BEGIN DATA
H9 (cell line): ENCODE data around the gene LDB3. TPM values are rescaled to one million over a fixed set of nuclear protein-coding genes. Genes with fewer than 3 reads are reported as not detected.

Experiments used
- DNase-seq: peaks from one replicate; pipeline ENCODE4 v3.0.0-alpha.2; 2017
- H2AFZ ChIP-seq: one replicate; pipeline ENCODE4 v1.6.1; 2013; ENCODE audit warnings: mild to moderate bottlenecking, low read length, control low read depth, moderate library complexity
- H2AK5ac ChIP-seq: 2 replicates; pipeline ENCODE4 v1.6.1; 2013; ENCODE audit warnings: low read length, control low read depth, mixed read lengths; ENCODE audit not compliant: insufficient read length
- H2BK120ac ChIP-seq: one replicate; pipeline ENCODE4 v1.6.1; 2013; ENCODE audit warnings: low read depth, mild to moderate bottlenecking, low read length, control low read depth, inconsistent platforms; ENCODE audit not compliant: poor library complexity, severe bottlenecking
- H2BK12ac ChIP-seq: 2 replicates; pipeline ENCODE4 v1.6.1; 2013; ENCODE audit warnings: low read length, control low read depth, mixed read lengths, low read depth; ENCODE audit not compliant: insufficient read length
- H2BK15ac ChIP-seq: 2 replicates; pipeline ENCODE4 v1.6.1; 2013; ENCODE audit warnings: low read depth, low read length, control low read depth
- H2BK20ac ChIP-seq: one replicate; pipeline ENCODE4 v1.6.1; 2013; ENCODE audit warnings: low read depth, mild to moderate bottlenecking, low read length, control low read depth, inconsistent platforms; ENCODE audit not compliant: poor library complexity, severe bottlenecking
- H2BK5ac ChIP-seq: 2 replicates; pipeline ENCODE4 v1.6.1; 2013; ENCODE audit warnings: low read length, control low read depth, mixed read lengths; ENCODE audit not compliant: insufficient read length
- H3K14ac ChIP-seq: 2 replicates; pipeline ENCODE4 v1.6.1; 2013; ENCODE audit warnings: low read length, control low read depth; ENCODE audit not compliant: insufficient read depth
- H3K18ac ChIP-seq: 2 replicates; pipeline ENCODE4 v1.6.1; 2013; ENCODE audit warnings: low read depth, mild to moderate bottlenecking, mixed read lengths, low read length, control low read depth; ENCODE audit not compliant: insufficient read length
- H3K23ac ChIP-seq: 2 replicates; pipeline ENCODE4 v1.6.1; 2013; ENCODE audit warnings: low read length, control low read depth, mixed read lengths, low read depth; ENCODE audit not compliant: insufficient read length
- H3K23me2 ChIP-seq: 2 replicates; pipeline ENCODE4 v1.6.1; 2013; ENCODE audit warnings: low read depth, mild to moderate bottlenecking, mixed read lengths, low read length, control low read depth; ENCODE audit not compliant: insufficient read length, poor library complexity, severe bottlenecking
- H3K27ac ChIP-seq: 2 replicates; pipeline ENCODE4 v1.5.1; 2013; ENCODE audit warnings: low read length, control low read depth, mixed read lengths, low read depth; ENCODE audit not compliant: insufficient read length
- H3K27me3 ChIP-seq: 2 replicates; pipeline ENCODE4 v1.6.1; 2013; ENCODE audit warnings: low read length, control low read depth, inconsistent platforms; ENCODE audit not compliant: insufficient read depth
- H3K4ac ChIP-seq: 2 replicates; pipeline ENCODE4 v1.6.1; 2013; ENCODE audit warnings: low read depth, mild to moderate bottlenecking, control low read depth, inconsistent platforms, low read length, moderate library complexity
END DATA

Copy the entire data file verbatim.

H9 (cell line): ENCODE data around the gene LDB3. TPM values are rescaled to one million over a fixed set of nuclear protein-coding genes. Genes with fewer than 3 reads are reported as not detected.

Experiments used
- DNase-seq: peaks from one replicate; pipeline ENCODE4 v3.0.0-alpha.2; 2017
- H2AFZ ChIP-seq: one replicate; pipeline ENCODE4 v1.6.1; 2013; ENCODE audit warnings: mild to moderate bottlenecking, low read length, control low read depth, moderate library complexity
- H2AK5ac ChIP-seq: 2 replicates; pipeline ENCODE4 v1.6.1; 2013; ENCODE audit warnings: low read length, control low read depth, mixed read lengths; ENCODE audit not compliant: insufficient read length
- H2BK120ac ChIP-seq: one replicate; pipeline ENCODE4 v1.6.1; 2013; ENCODE audit warnings: low read depth, mild to moderate bottlenecking, low read length, control low read depth, inconsistent platforms; ENCODE audit not compliant: poor library complexity, severe bottlenecking
- H2BK12ac ChIP-seq: 2 replicates; pipeline ENCODE4 v1.6.1; 2013; ENCODE audit warnings: low read length, control low read depth, mixed read lengths, low read depth; ENCODE audit not compliant: insufficient read length
- H2BK15ac ChIP-seq: 2 replicates; pipeline ENCODE4 v1.6.1; 2013; ENCODE audit warnings: low read depth, low read length, control low read depth
- H2BK20ac ChIP-seq: one replicate; pipeline ENCODE4 v1.6.1; 2013; ENCODE audit warnings: low read depth, mild to moderate bottlenecking, low read length, control low read depth, inconsistent platforms; ENCODE audit not compliant: poor library complexity, severe bottlenecking
- H2BK5ac ChIP-seq: 2 replicates; pipeline ENCODE4 v1.6.1; 2013; ENCODE audit warnings: low read length, control low read depth, mixed read lengths; ENCODE audit not compliant: insufficient read length
- H3K14ac ChIP-seq: 2 replicates; pipeline ENCODE4 v1.6.1; 2013; ENCODE audit warnings: low read length, control low read depth; ENCODE audit not compliant: insufficient read depth
- H3K18ac ChIP-seq: 2 replicates; pipeline ENCODE4 v1.6.1; 2013; ENCODE audit warnings: low read depth, mild to moderate bottlenecking, mixed read lengths, low read length, control low read depth; ENCODE audit not compliant: insufficient read length
- H3K23ac ChIP-seq: 2 replicates; pipeline ENCODE4 v1.6.1; 2013; ENCODE audit warnings: low read length, control low read depth, mixed read lengths, low read depth; ENCODE audit not compliant: insufficient read length
- H3K23me2 ChIP-seq: 2 replicates; pipeline ENCODE4 v1.6.1; 2013; ENCODE audit warnings: low read depth, mild to moderate bottlenecking, mixed read lengths, low read length, control low read depth; ENCODE audit not compliant: insufficient read length, poor library complexity, severe bottlenecking
- H3K27ac ChIP-seq: 2 replicates; pipeline ENCODE4 v1.5.1; 2013; ENCODE audit warnings: low read length, control low read depth, mixed read lengths, low read depth; ENCODE audit not compliant: insufficient read length
- H3K27me3 ChIP-seq: 2 replicates; pipeline ENCODE4 v1.6.1; 2013; ENCODE audit warnings: low read length, control low read depth, inconsistent platforms; ENCODE audit not compliant: insufficient read depth
- H3K4ac ChIP-seq: 2 replicates; pipeline ENCODE4 v1.6.1; 2013; ENCODE audit warnings: low read depth, mild to moderate bottlenecking, control low read depth, inconsistent platforms, low read length, moderate library complexity